According to the Thomas Tuchel playbook, managing a football team is “something you need to learn and understand, not a thing you do because there’s nothing else left or because it seems like the logical next step after 400 professional matches”. Tuchel wasn’t talking about Frank Lampard when he said these words.
Although it would surely make his likely arrival at Stamford Bridge a little spicier if he could rehash this statement for his opening remarks at the unveiling-station – ideally while wagging his finger and brandishing his economics diploma, his youth coaching medals, and all the other evidence of a coaching hinterland, a life spent outside the inner circle, that separates him from his immediate predecessor.
What does seem certain is that should Chelsea end up recruiting Tuchel they will, by accident or design, have landed on a kind of anti-Lampard. Exit one underqualified celebrity appointment. Enter the gangling Bavarian uber-nerd, tactical modernist and obsessively-minded details coach, a man whose stated hobbies include nights in drinking orange spritzer and “an interest in furniture design”.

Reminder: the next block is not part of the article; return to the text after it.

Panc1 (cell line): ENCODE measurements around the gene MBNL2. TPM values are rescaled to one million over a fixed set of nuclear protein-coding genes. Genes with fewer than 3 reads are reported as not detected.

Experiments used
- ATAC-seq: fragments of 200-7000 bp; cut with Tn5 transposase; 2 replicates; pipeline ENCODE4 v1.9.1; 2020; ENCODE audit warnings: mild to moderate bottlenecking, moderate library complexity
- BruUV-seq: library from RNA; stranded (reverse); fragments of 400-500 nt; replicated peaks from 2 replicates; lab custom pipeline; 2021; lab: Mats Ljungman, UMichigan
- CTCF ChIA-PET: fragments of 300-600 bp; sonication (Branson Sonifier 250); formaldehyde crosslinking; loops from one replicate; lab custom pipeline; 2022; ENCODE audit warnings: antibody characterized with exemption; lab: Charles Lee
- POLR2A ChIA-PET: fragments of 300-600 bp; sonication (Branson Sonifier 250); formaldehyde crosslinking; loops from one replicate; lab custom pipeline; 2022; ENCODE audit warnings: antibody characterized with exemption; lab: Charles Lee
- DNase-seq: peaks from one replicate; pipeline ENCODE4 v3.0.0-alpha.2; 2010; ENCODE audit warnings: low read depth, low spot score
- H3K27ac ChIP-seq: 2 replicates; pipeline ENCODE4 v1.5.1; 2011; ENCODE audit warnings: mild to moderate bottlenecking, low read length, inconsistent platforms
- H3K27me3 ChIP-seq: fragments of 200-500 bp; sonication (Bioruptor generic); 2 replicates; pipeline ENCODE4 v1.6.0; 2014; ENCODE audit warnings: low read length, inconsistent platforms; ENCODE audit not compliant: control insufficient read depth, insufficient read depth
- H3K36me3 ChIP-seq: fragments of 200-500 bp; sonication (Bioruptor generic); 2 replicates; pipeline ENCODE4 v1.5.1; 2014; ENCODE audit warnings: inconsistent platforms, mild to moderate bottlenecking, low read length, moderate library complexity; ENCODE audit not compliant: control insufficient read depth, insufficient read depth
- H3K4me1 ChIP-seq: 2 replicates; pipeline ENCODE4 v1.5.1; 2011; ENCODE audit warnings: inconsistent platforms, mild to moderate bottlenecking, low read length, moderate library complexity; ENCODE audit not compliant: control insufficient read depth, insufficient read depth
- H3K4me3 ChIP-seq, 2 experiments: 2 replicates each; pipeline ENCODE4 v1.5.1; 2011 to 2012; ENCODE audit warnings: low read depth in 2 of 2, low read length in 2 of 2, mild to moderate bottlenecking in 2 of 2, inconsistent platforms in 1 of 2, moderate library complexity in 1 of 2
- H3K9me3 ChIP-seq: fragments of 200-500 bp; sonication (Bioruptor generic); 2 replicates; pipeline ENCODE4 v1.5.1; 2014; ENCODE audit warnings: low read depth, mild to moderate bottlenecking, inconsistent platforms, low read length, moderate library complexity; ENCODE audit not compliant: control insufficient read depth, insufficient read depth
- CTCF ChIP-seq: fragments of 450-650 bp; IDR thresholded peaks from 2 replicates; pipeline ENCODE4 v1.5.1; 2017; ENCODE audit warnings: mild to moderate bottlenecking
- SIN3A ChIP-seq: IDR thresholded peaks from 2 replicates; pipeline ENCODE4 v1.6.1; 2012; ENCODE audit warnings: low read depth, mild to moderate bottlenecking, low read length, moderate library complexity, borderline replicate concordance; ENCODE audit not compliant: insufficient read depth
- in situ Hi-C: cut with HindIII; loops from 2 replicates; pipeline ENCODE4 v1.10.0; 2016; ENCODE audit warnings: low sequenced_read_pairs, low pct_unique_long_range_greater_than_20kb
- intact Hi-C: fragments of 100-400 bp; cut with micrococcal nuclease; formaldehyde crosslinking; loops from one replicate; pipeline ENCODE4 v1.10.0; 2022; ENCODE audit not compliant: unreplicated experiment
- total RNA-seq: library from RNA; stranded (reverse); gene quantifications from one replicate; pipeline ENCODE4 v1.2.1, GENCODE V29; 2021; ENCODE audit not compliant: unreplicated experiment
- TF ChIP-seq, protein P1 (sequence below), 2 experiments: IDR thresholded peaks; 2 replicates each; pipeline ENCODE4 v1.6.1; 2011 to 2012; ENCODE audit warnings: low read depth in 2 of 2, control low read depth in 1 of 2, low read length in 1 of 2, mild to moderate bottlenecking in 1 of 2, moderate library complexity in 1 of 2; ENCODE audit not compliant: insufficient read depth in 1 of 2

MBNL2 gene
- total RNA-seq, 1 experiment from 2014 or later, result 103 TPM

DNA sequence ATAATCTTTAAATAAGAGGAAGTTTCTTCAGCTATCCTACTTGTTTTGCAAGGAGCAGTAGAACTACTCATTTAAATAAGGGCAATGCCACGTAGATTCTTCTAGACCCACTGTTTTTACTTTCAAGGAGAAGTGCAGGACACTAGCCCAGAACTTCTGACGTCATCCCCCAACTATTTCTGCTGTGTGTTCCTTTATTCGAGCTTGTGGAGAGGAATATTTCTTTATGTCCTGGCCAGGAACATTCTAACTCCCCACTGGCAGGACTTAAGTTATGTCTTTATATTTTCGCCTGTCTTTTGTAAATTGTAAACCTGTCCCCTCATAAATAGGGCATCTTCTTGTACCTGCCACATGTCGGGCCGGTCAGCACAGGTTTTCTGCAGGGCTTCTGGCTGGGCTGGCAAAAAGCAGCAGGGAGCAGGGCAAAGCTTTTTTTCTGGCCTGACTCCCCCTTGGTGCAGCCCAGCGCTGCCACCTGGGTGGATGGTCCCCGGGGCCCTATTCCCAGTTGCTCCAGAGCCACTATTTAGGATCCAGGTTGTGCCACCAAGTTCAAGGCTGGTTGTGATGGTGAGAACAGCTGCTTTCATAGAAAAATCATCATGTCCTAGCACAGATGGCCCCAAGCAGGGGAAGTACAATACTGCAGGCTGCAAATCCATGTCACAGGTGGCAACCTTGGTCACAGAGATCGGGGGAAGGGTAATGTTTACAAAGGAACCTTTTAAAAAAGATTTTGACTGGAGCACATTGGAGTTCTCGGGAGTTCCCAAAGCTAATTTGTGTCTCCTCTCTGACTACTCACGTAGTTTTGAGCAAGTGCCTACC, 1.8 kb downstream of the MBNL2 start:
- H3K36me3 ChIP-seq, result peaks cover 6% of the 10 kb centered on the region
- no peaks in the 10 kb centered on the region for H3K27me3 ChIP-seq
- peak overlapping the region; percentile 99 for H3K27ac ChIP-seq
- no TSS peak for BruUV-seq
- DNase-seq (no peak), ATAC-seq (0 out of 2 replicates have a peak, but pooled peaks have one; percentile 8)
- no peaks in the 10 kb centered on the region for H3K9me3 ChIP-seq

All managerial hires tend to oscillate between extremes to some degree. Lampard is a superstar. Tuchel was no kind of player at all. Lampard was already being touted around as a manager by his uncle before he’d even taken his first steps. Tuchel believes in coaching and management as a kind of vocation, something to learn and understand, an intellectual discipline as much as a function of status and personality.
And yes, it is already possible to hear the knives being sharpened, Lampard’s friends in the media taking pre-umbrage at the presence of this outsider, who has already upset a few people along the way and seems certain to have his early collisions and wrong turns.
But there is plenty of good sense too in this pivot towards a Tuchel-type figure. Where Lampard was a tactical blank, a manager still working out how he wants his teams to look, Tuchel is very clearly associated with a way of playing, with direct links to the current hot headliners of the German school of gegenpressing, rapid transition and all the rest. Another point of contrast: Tuchel is demonstrably qualified to do the job. In fact he is an upgrade on pretty much every professional level, with the exception of one key quality: he isn’t Frank. And this kind of thing really does matter at Chelsea.
Lampard’s sacking may have arrived with startling speed, the executioner’s block wheeled into place with that familiar brutal efficiency, but it was, in the end, a victory for the circle of life. continue reading